# Translation-Invariant Operators on Lebesgue Spaces

• POTW
• Euge
In summary, translation-invariant operators on Lebesgue spaces are linear operators that preserve the structure of functions under translations. Unlike other operators, they only change the translation component of the function or data being operated on. Common examples include convolution, Fourier, and wavelet transform operators, which are useful in fields such as signal and image analysis. They allow for the detection of consistent patterns and features under translations, which can be applied in practical applications such as image and speech recognition. However, they may not be suitable for all types of functions or data, particularly those without a well-defined translation structure.
Euge
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Show that if there exists a nonzero, translation-invariant bounded linear operator ##T : L^p(\mathbb{R}^d) \to L^q(\mathbb{R}^d)## where ##1 \le p, q < \infty##, then necessarily ##q \ge p##.

Greg Bernhardt
Does translation invariant mean that ##T(f(x+c))=T(f(x))## for any constant c?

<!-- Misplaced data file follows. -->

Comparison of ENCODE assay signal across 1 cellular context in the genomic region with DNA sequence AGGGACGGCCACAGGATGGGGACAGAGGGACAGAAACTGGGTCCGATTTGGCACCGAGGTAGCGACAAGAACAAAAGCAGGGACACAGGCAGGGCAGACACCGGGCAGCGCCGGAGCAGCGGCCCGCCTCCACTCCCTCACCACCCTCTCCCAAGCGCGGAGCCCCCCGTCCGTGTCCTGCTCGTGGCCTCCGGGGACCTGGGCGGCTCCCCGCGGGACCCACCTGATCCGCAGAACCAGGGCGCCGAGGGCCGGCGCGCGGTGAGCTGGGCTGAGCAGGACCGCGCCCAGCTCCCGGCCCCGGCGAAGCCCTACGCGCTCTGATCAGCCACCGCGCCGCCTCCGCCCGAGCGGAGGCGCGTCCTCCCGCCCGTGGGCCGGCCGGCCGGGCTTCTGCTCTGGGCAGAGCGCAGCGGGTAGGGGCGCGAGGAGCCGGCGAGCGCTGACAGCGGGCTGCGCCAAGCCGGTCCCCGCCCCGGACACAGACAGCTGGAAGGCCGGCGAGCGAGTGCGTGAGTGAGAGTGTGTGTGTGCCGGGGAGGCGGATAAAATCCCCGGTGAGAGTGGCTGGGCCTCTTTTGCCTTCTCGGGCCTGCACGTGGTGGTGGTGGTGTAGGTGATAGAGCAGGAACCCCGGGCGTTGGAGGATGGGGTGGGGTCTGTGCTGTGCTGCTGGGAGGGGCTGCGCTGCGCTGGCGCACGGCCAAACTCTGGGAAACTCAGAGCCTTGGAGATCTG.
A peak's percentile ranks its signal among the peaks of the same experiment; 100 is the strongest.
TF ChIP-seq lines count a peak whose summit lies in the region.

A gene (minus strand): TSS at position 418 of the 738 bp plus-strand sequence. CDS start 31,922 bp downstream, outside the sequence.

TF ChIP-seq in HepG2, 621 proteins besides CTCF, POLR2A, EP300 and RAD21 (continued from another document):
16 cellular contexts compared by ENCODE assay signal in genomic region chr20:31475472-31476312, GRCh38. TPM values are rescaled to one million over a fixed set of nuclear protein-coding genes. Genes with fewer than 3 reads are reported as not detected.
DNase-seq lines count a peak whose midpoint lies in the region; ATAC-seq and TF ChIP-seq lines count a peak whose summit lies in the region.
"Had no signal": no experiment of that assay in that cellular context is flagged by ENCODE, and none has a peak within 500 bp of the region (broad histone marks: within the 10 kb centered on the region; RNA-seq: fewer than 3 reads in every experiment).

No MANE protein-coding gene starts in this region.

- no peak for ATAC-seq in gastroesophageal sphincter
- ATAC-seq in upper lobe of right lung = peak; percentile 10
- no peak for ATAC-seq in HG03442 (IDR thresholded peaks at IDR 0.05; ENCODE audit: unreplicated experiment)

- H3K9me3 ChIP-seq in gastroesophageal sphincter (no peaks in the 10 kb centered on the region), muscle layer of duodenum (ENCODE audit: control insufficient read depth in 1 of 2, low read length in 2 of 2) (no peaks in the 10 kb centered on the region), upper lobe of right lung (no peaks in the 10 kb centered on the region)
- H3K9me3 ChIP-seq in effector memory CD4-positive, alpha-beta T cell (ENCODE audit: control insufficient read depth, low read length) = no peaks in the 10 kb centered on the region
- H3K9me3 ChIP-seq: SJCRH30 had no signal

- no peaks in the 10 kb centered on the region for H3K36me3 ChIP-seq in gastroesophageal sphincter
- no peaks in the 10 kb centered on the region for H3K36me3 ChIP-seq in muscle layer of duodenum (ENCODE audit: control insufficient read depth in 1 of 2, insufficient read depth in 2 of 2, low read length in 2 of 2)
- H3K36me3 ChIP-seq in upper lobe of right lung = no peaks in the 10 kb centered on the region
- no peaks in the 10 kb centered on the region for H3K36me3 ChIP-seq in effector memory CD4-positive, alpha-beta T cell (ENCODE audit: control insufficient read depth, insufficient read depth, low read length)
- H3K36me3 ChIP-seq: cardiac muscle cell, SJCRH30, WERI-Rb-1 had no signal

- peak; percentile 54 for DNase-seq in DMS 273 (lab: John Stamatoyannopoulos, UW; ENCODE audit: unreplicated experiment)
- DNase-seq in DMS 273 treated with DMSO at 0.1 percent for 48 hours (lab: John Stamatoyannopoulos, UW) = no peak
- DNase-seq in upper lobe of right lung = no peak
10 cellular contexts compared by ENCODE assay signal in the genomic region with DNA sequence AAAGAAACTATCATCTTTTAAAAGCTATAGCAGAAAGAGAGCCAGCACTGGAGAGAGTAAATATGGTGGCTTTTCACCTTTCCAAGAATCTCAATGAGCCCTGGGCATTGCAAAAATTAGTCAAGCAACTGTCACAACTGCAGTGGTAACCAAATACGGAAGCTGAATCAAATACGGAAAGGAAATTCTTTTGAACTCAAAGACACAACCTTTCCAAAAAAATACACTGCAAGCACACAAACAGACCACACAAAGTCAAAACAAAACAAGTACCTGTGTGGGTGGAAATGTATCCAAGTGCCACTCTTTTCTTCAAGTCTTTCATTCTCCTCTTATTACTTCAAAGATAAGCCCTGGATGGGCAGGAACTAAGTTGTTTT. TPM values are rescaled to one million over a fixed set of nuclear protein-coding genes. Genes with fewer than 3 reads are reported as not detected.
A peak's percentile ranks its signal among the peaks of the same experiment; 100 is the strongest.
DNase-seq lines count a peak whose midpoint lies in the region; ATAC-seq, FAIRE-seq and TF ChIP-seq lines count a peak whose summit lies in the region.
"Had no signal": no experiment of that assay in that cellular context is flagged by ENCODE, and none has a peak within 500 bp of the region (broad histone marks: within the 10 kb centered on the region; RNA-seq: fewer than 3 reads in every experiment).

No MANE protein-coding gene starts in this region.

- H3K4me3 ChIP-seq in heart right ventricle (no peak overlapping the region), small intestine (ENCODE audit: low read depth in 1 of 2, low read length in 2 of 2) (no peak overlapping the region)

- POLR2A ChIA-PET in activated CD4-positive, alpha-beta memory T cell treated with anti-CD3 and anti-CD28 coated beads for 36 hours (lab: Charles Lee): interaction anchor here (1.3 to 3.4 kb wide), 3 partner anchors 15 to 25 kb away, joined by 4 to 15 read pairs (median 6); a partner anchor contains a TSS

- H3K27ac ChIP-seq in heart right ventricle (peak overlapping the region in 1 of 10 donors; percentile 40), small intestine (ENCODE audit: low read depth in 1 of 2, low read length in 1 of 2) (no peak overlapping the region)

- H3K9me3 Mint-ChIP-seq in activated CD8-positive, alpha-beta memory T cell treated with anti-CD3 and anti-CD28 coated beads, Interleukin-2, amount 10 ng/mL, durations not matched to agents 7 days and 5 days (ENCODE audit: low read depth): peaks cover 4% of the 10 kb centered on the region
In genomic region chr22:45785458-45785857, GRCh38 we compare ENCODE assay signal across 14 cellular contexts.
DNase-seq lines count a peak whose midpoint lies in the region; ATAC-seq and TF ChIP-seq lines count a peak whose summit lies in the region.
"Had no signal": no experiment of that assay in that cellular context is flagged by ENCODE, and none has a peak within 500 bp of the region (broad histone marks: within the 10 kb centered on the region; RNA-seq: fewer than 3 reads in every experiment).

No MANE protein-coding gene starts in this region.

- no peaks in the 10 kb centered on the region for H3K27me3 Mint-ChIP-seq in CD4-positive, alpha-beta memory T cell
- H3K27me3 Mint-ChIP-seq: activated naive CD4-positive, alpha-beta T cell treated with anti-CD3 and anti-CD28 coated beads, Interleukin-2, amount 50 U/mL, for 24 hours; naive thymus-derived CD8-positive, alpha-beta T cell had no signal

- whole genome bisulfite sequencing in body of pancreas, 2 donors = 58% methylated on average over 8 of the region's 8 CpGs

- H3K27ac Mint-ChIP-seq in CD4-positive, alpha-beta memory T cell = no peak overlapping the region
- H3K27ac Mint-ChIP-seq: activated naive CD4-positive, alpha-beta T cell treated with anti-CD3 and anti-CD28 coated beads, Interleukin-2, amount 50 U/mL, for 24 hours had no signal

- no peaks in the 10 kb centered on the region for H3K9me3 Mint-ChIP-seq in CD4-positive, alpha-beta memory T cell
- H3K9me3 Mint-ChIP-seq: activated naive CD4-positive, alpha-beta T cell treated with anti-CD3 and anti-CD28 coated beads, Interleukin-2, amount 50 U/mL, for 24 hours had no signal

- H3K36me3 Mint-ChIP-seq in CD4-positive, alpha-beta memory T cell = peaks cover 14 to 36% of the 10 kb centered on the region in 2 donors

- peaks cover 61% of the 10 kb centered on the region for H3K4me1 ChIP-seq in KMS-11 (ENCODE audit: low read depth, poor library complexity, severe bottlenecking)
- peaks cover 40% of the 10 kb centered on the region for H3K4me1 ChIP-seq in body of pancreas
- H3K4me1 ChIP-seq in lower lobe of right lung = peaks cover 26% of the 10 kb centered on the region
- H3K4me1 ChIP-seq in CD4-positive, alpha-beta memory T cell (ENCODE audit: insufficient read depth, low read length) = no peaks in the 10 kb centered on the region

Euge
Office_Shredder said:
Does translation invariant mean that ##T(f(x+c))=T(f(x))## for any constant c?
If ##y\in \mathbb{R}^d## and ##(\tau_y f)(x) := f(x + y)## for all ##x\in \mathbb{R}^d##, we require ##T\circ \tau_y = \tau_y\circ T## for all ##y\in \mathbb{R}^d##.

Euge said:
If ##y\in \mathbb{R}^d## and ##(\tau_y f)(x) := f(x + y)## for all ##x\in \mathbb{R}^d##, we require ##T\circ \tau_y = \tau_y\circ T## for all ##y\in \mathbb{R}^d##.

Thanks. I tried to Google translation invariant operator but the first hit was a proof of this result, so I stopped looking.

Euge
If ##f : \mathbb{R}^d \to \mathbb{R}## is a smooth and compactly supported, the supports of ##f## and ##\tau_y f## are disjoint for all sufficiently large ##|y|##. Hence ##\|f + \tau_yf\|_p = (\|f\|_p^p + \|\tau_yf\|_p^p)^{1/p} = 2^{1/p}\|f\|_p## for ##|y| \gg 1##. By translational invariance of ##T##, a similar argument shows ##\|T(f + \tau_yf)\|_q = 2^{1/q} \|Tf\|_q## for ##|y| \gg 1##. Boundedness of ##T## forces ##2^{1/q} \|Tf\|_q \le \|T\| 2^{1/p} \|f\|_p##. Replacing ##f## with ##f + \tau_yf## and repeating the analysis produces the inequality ##2^{2/q} \|Tf\|_q \le \|T\| 2^{2/p} \|f\|_p##. Repeating the process, we find ##2^{N/q} \|Tf\|_q \le \|T\| 2^{N/p} \|f\|_p## for all positive integers ##N##. By density of smooth compactly supported functions in ##L^p## the same inequalities hold true for all ##f\in L^p##.

Since ##T## is nonzero, there is a nonzero ##f\in L^p## such that ##\|Tf\|_q > 0##. The inequality $$\|T\| \ge 2^{N(1/p - 1/q)} \frac{\|Tf\|_q}{\|f\|_p}\quad (N = 1,2,3,\ldots)$$ forces ##1/p - 1/q \le 0## (otherwise ##\|T\| = \infty##). In other words, ##q \ge p##.

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